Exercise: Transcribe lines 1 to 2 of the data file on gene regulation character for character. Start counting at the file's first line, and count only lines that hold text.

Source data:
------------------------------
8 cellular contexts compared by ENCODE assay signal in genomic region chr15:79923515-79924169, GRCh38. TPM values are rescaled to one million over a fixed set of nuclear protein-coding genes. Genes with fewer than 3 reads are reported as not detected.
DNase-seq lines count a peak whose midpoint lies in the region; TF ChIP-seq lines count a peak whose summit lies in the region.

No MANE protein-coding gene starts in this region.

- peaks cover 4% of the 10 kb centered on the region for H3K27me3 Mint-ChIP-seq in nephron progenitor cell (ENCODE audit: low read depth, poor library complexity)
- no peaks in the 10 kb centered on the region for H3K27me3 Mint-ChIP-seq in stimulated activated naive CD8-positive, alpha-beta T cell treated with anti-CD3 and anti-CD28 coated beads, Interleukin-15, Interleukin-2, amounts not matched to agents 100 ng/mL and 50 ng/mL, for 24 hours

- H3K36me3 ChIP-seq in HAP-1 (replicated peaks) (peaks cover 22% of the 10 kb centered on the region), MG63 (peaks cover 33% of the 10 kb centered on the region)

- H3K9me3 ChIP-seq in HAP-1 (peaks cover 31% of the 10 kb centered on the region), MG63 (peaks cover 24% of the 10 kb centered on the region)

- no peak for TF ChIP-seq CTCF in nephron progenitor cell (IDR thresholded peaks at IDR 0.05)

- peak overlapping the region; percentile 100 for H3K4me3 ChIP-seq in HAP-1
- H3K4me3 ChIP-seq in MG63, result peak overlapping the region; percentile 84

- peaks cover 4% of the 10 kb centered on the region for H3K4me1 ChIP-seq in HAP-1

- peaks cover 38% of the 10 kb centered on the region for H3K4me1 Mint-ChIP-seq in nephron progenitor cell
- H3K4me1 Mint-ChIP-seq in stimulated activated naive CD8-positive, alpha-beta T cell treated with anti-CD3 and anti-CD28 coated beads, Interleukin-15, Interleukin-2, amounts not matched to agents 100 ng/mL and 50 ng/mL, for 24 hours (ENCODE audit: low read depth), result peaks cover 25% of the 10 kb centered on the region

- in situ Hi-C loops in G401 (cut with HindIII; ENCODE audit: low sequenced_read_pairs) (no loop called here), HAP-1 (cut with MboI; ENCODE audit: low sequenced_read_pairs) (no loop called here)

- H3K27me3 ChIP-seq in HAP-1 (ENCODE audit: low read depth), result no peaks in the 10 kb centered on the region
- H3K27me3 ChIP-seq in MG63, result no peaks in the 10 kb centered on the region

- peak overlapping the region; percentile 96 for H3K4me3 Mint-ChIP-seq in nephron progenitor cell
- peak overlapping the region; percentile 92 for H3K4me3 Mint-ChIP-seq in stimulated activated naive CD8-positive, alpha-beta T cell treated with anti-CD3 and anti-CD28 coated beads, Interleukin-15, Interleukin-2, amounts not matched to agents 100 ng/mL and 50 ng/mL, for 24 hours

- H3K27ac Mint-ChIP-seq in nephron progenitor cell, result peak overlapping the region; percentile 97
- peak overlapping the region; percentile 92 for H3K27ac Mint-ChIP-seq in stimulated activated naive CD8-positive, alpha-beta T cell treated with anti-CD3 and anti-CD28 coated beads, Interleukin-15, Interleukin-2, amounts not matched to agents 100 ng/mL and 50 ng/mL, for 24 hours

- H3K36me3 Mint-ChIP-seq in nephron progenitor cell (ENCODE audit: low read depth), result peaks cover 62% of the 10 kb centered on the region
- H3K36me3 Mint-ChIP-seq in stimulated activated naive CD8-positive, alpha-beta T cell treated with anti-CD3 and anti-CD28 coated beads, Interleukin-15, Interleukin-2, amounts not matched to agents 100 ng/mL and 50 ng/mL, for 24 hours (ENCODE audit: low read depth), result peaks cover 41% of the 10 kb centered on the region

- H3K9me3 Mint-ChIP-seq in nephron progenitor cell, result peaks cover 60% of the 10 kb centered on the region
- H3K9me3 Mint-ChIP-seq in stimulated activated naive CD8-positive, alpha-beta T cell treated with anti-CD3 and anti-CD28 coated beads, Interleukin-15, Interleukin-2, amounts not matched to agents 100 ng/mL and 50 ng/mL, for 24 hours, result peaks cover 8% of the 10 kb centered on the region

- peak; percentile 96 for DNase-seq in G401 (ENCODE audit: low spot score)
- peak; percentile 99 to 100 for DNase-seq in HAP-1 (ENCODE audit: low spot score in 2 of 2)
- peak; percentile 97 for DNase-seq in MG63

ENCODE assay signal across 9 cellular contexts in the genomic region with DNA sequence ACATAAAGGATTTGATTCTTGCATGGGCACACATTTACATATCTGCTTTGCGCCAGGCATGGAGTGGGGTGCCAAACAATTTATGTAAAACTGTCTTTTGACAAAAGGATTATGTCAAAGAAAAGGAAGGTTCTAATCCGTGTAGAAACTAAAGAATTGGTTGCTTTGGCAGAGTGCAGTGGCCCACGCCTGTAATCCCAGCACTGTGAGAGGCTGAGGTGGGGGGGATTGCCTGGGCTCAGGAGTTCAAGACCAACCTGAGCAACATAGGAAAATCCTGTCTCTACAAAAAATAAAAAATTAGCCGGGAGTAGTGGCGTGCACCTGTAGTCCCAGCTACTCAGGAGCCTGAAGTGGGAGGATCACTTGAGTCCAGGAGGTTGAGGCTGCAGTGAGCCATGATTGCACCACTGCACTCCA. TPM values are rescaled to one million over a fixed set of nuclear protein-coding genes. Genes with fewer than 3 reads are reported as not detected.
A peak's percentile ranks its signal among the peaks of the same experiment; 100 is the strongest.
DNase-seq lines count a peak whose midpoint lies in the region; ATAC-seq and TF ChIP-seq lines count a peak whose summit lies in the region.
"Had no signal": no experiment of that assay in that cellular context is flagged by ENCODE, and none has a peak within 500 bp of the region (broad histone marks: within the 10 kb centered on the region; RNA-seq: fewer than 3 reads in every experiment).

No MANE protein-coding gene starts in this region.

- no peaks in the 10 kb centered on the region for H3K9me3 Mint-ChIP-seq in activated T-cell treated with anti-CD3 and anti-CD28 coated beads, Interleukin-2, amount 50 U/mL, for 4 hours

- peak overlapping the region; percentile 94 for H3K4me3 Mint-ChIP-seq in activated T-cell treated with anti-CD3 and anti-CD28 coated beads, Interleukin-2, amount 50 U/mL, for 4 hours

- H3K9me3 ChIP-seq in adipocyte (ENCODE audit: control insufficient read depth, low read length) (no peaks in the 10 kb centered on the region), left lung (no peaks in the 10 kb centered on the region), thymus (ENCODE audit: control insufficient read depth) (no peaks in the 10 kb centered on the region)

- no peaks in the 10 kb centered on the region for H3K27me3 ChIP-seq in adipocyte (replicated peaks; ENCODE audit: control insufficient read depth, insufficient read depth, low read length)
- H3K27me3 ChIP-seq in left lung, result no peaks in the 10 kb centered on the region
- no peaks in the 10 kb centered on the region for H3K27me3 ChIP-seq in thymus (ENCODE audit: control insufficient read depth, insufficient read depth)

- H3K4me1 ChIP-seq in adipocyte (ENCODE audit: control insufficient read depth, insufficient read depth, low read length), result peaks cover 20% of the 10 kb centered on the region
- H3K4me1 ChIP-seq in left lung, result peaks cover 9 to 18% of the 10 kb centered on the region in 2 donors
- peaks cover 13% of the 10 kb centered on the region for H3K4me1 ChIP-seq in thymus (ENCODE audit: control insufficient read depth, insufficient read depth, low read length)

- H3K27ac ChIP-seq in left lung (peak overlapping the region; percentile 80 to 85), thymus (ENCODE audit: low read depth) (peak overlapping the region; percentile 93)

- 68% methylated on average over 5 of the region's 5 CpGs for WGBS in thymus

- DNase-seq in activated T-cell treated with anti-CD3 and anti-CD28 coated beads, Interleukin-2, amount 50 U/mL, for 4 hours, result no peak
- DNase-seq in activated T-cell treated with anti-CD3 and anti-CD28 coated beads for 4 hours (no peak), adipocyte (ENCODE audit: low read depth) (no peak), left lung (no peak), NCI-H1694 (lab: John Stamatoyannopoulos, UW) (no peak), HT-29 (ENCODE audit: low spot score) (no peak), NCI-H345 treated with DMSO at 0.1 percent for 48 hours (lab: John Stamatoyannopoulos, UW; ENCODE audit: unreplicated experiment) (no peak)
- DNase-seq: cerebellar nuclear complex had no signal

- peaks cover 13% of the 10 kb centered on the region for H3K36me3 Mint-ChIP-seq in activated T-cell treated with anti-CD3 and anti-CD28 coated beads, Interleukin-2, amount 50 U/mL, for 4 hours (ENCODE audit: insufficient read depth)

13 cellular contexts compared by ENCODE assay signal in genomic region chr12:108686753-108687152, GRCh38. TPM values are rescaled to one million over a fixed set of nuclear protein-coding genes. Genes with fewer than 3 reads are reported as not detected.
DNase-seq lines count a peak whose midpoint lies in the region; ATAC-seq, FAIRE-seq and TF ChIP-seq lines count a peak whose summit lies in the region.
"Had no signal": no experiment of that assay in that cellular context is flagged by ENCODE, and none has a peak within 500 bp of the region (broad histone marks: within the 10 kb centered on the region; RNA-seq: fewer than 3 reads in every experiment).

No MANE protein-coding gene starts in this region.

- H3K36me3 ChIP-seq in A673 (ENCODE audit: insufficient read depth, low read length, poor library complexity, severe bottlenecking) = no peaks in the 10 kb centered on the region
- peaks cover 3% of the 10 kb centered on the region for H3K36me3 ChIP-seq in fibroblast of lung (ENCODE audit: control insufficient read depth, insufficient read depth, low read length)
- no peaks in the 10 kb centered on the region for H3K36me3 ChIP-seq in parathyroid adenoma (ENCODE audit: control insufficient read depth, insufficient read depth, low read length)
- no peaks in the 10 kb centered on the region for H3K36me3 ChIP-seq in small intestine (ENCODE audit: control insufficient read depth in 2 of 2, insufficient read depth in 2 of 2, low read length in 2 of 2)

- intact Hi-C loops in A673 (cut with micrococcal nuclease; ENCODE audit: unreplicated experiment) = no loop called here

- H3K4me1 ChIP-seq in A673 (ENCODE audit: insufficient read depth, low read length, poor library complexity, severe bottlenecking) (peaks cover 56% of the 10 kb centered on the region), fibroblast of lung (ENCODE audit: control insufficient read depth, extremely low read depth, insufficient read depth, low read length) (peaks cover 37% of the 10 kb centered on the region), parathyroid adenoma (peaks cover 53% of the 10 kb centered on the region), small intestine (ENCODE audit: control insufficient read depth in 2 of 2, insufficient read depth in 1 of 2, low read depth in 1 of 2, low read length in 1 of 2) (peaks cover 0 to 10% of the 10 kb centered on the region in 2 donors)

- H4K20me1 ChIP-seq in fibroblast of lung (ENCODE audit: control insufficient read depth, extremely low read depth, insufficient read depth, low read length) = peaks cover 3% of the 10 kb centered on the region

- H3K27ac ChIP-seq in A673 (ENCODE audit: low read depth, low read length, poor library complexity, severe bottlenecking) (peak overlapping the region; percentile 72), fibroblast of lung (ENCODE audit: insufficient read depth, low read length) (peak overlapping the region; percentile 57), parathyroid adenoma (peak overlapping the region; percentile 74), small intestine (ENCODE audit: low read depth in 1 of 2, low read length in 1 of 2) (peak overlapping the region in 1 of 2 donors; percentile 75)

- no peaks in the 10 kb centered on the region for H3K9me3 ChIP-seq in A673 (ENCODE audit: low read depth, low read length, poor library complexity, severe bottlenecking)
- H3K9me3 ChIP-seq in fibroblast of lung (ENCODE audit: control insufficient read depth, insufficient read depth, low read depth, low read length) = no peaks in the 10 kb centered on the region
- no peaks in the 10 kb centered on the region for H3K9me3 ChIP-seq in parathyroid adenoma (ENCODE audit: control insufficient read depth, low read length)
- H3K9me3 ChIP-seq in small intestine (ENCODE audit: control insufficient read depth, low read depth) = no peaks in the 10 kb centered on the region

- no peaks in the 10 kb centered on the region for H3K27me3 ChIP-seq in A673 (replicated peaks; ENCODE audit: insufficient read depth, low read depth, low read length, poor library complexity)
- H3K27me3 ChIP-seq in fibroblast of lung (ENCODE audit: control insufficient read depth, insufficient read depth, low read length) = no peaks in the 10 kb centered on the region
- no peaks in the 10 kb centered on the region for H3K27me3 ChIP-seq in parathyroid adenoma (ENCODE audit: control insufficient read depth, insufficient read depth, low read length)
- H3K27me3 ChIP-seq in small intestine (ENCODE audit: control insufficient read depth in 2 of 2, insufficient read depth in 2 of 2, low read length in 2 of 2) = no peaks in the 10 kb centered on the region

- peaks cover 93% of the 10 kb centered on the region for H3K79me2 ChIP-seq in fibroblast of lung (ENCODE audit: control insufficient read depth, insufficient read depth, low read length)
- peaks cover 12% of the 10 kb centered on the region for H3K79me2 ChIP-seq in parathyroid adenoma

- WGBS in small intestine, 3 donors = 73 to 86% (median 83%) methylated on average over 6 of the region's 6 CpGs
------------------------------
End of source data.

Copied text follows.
8 cellular contexts compared by ENCODE assay signal in genomic region chr15:79923515-79924169, GRCh38. TPM values are rescaled to one million over a fixed set of nuclear protein-coding genes. Genes with fewer than 3 reads are reported as not detected.
DNase-seq lines count a peak whose midpoint lies in the region; TF ChIP-seq lines count a peak whose summit lies in the region.